German Chancellor Angela Merkel has held talks in Bishkek with Kyrgyz President Almazbek Atambaev at the start of a two-day visit to what is widely regarded as Central Asia's most democratic country.
Merkel was met by Atambaev at Manas International Airport in an elaborate ceremony after her arrival late on July 13.
In their July 14 meeting at the presidential residence, Atambaev said Kyrgyzstan places great importance on its "historic" first hosting of a serving German chancellor.
Merkel said Kyrgyzstan has been developing its democracy and such a path leads to strengthened relations between Berlin and Bishkek.
Merkel welcomed Kyrgyzstan's recent decision to retry the case of ethnic Uzbek activist Azimjon Askarov, who is serving a controversial life sentence for a conviction of stirring up ethnic hatred and involvement in a police officer's death during ethnic unrest in 2010. She expressed hope that Askarov would receive a fair trial.
UN experts and local and international rights activists have condemned the conviction and sentence, which Askarov's lawyers say was based on a forced confession and other forms of pressure.
The Kyrgyz Supreme Court on July 12 returned Askarov's case to a lower court for a new trial.
Speaking to journalists alongside Merkel, the Kyrgyz president said the country was "ready to invite international observers, including from Germany," to monitor Askarov's retrial.
Atambaev said Kyrgyzstan "has taken into consideration" international human rights groups' calls for Askarov's release, but added, "It's not about his release. However, because of the allegations that his rights have been violated and that his trial was held with violations, the case will be thoroughly reviewed by the Chui provincial court."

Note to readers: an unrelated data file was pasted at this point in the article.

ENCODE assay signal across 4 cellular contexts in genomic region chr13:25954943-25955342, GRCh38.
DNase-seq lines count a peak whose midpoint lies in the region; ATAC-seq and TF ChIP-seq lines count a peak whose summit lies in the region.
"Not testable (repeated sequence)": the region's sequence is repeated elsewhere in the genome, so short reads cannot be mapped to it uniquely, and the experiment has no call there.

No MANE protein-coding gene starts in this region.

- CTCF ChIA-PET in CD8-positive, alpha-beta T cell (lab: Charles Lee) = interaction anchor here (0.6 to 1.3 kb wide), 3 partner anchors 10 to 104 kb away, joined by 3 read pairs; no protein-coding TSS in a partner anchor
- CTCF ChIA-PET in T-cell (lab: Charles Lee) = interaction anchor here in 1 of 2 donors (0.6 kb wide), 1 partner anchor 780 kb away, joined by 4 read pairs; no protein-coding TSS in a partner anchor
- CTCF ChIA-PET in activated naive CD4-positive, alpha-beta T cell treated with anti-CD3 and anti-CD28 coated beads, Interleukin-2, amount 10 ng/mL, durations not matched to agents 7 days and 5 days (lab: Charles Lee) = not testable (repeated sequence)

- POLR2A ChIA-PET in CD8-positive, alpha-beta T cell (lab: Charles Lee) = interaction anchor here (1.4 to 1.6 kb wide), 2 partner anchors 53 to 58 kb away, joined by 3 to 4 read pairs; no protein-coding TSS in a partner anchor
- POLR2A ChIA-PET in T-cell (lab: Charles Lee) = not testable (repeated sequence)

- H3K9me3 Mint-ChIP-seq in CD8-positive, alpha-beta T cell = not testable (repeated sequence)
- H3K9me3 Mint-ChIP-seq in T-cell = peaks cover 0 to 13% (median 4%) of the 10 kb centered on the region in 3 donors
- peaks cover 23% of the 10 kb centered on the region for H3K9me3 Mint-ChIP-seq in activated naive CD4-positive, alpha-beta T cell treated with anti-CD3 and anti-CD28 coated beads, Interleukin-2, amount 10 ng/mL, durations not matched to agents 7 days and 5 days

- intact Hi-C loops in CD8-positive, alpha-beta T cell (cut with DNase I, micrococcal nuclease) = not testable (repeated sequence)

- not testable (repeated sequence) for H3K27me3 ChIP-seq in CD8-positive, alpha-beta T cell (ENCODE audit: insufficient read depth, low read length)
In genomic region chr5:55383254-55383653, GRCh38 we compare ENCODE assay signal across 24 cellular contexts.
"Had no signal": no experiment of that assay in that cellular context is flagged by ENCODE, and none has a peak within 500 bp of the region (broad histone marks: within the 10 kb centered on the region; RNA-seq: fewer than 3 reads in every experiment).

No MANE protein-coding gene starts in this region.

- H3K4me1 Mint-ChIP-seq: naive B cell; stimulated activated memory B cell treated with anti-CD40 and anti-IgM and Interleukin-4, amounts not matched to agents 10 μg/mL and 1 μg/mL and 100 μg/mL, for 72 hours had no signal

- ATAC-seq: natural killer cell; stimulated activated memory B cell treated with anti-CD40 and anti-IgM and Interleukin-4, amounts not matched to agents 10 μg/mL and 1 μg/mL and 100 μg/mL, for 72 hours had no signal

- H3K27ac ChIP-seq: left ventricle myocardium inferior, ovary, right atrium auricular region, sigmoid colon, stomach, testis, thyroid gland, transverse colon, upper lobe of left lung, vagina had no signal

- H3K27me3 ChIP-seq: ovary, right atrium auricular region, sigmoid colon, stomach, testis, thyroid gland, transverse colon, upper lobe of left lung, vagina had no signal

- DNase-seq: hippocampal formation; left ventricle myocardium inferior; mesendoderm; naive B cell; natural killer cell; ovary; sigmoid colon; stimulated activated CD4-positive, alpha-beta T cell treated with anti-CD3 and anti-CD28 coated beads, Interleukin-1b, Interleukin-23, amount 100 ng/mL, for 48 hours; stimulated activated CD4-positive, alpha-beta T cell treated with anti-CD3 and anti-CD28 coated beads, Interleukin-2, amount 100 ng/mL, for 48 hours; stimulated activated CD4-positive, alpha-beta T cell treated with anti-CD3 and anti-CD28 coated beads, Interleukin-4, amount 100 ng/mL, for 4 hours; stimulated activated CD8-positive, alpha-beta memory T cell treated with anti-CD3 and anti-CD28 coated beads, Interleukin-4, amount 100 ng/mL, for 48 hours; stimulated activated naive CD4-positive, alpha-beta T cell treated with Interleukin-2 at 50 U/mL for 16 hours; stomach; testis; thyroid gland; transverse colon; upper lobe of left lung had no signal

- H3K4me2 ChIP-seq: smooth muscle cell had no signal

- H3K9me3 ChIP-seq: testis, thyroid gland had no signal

The two leaders said they also discussed the issue of Islamic extremism, which has been linked to terror attacks in Germany and the West and which has been identified by Bishkek as a factor in the alarming number of Kyrgyz nationals joining militant group Islamic State (IS) in fighting in Syria and Iraq.
"We talked about Islam, particularly about the issue of Islamization, in the sense that radical Islam is being propagated," Merkel said, adding, "We were in agreement that efforts should be made to train local imams as much as possible."
Merkel said there must be "transparency about what the children who attend these schools are learning, what thoughts are taught to them there."
The German chancellor held meetings with religious and ethnic leaders after her meeting with Atambaev.
Merkel's visit to Kyrgyzstan is seen as being highly symbolic and a reward for the Central Asian country's holding of democratic elections along with its establishment of a free press and an open society in a region ruled by authoritarian leaders.
Merkel will visit Mongolia -- also known for its democratic achievements -- on her trip but is notably skipping countries such as Kazakhstan and Uzbekistan, energy-rich states that have far larger economies than Kyrgyzstan.
Kyrgyzstan was once home to a large ethnic German population, but there are only an estimated 9,400 remaining after many immigrated to Germany and other countries after the dissolution of the Soviet Union.